Probiotics (Acidophilus/lactobacillus), or PLAIN yogurt with active cultures. Probiotics are preferred, but if you cannot get them, you can use plain yogurt with active cultures. This will help to maintain good intestinal bacteria to help when fighting parasites. (I can help recommend this product also, and I believe this to be a very important supplement for our Labrador Retrievers).

Last but not least, I receive many e-mails from people recommend things they have done with their Labrador Retrievers with different problems, that I am going to start listing them in the new questions I receive at All About Labrador Blog (now I can use your Separation Anxiety example).

Reader's Recommendations - Demodectic Mange:

Nu-Stock - topical treatment

Neem Shampoo

Garlic Supplementation

Hope this can be of help to you and Mr Watson. If you don't understand anything, need recommendations, or have further questions, don't hesitate to ask.

Please keep me updated with Mr Watson's condition and any treatments he gets.

Take care of yourself and Mr Watson,

To read the second part of this e-mail visit: Black Lab Loosing Fur Around One Eye - part I

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Wednesday, April 09, 2008

Use caution at the dog park

Q: Are dog parks safe? I am afraid to take my dog to one because she might get attacked or pick up a disease. -M.Q., Akron, Ohio A: Sure, dogs can pick up worms and diseases such as parvo at a dog park - or anyplace else dogs congregate - so make sure yours is protected by the usual battery of...

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Tuesday, April 08, 2008

Bio Spot Spot On Flea & Tick Control Samples

Here's your chance to receive a free three month sample of Bio Spot® Spot On® Flea & Tick Control for your Labrador Retriever.

Information from Bio Spot - "Bio Spot® Spot On® Flea & Tick Control for dogs is as effective as popular vet brands at 1/3 the price."

To receive your three month sample, complete the brief survey on their website, so they can determine the Bio Spot® product that's just right for your Labrador Retriever.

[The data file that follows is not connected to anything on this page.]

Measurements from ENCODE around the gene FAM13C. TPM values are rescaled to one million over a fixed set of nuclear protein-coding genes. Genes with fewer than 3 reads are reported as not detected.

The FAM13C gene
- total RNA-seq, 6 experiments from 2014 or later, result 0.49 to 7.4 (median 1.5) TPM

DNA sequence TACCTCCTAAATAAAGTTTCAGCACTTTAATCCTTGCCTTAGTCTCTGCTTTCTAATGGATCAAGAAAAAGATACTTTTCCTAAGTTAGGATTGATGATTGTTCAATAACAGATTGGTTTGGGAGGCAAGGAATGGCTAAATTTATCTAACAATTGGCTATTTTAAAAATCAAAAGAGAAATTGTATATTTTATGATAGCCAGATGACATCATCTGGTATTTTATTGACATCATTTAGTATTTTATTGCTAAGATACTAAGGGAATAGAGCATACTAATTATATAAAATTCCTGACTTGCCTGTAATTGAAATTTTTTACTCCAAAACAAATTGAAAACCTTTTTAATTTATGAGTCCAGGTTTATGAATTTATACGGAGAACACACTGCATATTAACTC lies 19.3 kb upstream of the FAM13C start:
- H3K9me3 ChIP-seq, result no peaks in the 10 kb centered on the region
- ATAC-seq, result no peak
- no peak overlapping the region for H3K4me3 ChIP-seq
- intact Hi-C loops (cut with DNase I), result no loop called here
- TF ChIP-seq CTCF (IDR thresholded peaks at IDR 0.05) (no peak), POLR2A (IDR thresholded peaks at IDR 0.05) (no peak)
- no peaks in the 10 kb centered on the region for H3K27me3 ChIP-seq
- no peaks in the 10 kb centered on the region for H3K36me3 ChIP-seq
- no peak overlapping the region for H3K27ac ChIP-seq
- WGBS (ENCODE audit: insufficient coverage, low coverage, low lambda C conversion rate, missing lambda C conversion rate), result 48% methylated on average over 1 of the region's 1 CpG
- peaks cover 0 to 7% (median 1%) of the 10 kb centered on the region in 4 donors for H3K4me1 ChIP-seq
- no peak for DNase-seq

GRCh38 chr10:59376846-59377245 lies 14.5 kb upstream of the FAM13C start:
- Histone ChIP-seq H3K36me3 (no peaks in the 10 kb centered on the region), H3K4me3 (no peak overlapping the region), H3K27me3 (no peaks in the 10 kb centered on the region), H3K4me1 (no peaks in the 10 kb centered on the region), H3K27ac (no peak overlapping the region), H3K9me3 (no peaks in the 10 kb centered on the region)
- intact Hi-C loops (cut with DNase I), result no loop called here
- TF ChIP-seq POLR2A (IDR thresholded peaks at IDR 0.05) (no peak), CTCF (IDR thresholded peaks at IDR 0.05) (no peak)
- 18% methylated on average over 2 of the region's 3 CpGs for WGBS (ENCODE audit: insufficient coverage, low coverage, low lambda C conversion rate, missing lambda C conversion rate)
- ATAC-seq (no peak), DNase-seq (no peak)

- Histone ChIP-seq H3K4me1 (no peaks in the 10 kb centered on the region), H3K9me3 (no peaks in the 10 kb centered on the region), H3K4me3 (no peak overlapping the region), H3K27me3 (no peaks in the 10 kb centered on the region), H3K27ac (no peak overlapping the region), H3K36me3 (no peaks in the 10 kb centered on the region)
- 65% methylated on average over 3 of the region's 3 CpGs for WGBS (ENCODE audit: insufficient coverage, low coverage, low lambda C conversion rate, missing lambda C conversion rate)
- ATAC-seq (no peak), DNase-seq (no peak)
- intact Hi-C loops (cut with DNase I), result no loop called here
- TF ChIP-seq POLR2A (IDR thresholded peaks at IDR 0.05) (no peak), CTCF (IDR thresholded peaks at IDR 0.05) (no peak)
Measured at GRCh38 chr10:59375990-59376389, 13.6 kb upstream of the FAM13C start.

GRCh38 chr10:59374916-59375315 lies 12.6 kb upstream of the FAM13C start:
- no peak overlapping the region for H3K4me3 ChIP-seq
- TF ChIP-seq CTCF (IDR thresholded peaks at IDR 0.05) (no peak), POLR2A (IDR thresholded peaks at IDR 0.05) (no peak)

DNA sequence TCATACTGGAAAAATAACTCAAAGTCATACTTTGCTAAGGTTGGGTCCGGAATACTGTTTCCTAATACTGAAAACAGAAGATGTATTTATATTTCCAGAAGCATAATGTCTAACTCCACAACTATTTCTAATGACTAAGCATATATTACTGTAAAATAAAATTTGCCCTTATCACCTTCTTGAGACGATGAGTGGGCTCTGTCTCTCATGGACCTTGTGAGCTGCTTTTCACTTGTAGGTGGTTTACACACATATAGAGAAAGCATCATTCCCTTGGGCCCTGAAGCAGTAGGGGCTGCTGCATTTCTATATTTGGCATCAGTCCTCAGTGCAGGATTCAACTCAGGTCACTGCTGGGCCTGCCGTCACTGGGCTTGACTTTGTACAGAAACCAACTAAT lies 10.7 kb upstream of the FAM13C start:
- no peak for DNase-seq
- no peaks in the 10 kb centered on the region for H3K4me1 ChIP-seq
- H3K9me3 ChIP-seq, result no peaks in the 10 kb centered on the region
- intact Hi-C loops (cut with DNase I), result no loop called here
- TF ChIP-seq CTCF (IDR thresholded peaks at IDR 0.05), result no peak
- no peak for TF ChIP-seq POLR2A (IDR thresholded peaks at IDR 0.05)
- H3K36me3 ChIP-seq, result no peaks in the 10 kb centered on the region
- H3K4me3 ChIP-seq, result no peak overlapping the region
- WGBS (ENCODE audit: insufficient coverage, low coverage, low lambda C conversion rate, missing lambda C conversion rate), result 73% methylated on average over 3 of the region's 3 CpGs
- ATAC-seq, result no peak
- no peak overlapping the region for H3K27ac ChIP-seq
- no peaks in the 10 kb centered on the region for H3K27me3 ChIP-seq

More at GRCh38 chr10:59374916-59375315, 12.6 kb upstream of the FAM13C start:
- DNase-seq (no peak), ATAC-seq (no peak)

As with all medications and treatments for your Labrador Retrievers, make sure you read all instructions and any warnings. You may also want to consult with your veterinarian.

You can also visit for further information and watch the Bio Spot commercial.

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Saturday, April 05, 2008

Yellow Labrador Retriever is Crazy for Food - part II

Subject: My yellow Labrador Retriever is crazy for food - part II

From: Electa (Canada)

Labrador Retriever Name: Furgus "The Hungry"

This is the second part of a two part e-mail from Electa. To read part one visit: Yellow Labrador Retriever is Crazy for Food - part I

All About Labradors Blog Answer:

Hello Electa,

The information given here is to help you learn more about your Labrador Retriever and not to replace your veterinarian's advice. Disclaimer

Thank you for your patients with the reply to you e-mail, as it takes me some time to try and answer the many e-mails I receive. I want to also thank you for the adorable photos of Furgus, he is just so cute.

Many different breeds of dogs will eat anything, be it edible or not. It just so happens that our lovable Labrador Retrievers are notorious for this.

There is a condition called Pica, which is an eating disorder where dogs eat non-food items.

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You really have to be careful with Pica because the swallowing of these different objects can cause problems with the stomach, intestinal blockages, teeth, and gums, to name a few.

Experts have still not been able to deduce Pica's causes. There have been several theories proposed, but none of them have been proved or disproved. Here are some prominent theories that suggest the following causes to pica:

Curiosity - puppies will explore through taste and sense of smell. Continue the use of your "drop it" command, when you do observe Furgus chomping on something he's not suppose to.

Frustration: Frustration or anxiety could also result in nervous chewing of non-food objects. If this is the case, the causes of the frustration or anxiety will have to be identified and the behavior changed by using behavior modification techniques.

Attention-seeking behaviors - he's looking for more attention from family members, and is learning that picking up these objects will grab your attention.

Boredom - if Furgus is left alone for long periods of time (which I doubt in your case, because you are home with him all day) or lack of exercise.

Deficiency in nutrients - diet lacking in certain nutrients that the body needs.

Medical - diseases involving the nervous system such, diabetes mellitus, anemia, certain diseases of the liver, pancreas and gastrointestinal systems (among others).